Who was Georgia O'Keeffe?
Georgia O'Keeffe was an excellent American artist who lived throughout the twentieth century. In fact, she was so excellent that she is considered as one of the most important artists of the American history. Furthermore, she strongly affected art of her own time and of now. Georgia had affected art so much that some people claim that she "modernised" art in many different ways. As the most famous, and the most popular, and the most important artist of the American history, Georgia painted with such perfection that attracted (and still attracts) many people throughout the world. So here is a brief biography of Georgia O'Keeffe's life.
In the November 15th of 1887, Georgia Totto O'Keeffe was born between two dairy famers (Francis and Ida O'Keeffe), who were residing in Sun Prairie, Wisconsin in the northern section of America. Her parents had seven children, and Georgia was the second out of them. She spent most of her childhood in the farm, being raised as a typical farm girl. But at the age of 11, she began taking art lessons as she recognized her artistic ability to draw. By the time she was 16, she had already received 5 years of private art lessons in different schools of Wisconsin and Virginia. Soon enough, she entered the Art Institute of Chicago in 1905. Then in 1907, when she and her family moved to New York City, she became a member of the Art Students League, and was taught by a very famous artist of the 19th century: William Merritt Chase! However, her lessons with Chase did not last long; in 1908, Georgia decided to move back to Chicago and work as a commercial artist there.
In 1912, one of Georgia's friends in Texas sent a letter to Georgia, telling her that a teaching position of drawing was open there. So from 1912 to 1914, Georgia worked as a public school art supervisor in Amarillo, Texas. After resigning her job in Amarillo, she moved back to New York City to attend Columbia Teachers College, where she took art class of Arthur Wesley Dow. Then in 1916, she was appointed as the head of the art teacher training department at West Texas State Normal College. Since she had a light schedule at that time, her job also gave her time plenty of time to paint. Then in 1916, her abstract drawings were exhibited by a famous photographer and gallery owner: Alfred Stieglitz. Alfred had always been interested in modernism and modern artists, so he showed her work to the public for the first time in his gallery 291. However, by the following year, World War One occurred, which invalidated all of Stieglitz's professions in his exhibitions. So he began using Georgia O'Keeffe as his photographic model. Since they worked together, their relationships gradually got closer and closer. Their relationships got so close to one another that they married in 1924, despite the fact that Stieglitz was 24 years older than her. And during this time, she continued to paint, making more and more brilliant abstract paintings for her husband's gallery.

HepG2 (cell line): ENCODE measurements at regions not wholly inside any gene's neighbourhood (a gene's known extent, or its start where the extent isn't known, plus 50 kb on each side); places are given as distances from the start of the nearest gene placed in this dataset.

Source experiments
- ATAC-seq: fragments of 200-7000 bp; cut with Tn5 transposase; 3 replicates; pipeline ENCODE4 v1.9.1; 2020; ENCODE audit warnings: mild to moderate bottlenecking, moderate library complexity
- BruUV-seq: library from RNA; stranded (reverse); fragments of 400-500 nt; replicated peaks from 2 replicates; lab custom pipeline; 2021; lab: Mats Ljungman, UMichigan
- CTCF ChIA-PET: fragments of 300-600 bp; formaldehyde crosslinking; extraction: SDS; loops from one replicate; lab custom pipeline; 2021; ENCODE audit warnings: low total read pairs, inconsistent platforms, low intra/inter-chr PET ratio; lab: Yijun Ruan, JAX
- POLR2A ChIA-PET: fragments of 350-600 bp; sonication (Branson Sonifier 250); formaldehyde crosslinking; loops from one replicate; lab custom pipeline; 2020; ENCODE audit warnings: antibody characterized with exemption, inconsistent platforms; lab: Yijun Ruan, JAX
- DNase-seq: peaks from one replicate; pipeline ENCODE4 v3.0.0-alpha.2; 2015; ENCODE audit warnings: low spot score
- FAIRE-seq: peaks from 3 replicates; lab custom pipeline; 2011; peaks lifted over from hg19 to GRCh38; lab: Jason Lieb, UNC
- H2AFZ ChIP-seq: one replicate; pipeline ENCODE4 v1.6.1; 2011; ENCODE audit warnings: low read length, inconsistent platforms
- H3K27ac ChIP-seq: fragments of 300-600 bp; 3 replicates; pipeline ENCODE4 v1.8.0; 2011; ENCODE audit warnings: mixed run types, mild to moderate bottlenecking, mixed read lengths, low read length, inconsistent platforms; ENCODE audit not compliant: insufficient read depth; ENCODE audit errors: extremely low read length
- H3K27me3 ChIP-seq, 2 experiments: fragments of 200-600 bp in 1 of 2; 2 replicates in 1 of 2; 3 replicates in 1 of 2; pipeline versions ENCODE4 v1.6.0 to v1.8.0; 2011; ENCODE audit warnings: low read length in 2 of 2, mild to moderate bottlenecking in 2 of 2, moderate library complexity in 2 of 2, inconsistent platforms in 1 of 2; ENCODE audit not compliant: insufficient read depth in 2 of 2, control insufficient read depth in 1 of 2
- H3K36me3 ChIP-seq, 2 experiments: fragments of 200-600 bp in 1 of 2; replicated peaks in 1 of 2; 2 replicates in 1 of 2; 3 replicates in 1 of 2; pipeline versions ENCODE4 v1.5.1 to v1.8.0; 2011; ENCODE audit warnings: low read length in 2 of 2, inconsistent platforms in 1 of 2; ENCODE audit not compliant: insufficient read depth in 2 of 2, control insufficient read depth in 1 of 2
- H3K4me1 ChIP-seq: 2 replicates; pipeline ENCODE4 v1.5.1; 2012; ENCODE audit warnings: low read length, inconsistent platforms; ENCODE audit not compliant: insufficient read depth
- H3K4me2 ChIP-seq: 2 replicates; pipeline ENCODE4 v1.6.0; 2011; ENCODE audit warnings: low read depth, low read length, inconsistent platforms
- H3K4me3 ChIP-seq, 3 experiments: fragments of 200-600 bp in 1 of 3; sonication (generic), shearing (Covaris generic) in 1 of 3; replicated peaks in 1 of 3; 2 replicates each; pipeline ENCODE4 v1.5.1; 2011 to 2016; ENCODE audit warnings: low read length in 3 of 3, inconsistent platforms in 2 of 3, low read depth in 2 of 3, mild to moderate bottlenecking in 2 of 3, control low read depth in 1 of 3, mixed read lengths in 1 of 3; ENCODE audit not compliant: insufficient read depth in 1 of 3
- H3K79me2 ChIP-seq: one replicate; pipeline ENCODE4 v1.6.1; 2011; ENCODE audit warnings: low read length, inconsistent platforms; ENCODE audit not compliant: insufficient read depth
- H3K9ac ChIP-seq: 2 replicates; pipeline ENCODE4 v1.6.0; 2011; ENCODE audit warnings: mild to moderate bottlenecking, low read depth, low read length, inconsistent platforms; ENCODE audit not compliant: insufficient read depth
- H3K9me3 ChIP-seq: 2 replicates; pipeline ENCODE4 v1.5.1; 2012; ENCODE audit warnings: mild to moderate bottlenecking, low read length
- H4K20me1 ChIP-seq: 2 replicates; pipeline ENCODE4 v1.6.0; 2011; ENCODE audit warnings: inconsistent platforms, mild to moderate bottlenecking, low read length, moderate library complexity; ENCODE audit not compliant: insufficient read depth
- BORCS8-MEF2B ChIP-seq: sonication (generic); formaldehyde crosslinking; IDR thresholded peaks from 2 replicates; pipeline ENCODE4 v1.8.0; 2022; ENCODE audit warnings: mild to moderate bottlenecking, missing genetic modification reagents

Even though O'Keeffe and Stieglitz's love was deep, their relationships got apart very often. Stieglitz loved the city life, with all its loud noises and activities, while Georgia preferred open space of the countryside, where it was all quite and peaceful. This made sense, because Stieglitz loved modernism, and Georgia loved to paint the nature. This relationship continued until 1946, when Stieglitz died. After his death, O'Keeffe decided to move to New Mexico, where there were beautiful landscapes. (She had been visiting New Mexico since the 1920s, which inspired many of her paintings.) Her house also became a new subject to paint, ranging from doors, windows, and walls. She continued to draw and paint, until few weeks before her death, on March 6th, 1986. She was nearly 100 years old, and she had managed to leave marvellous paintings that affect art forever.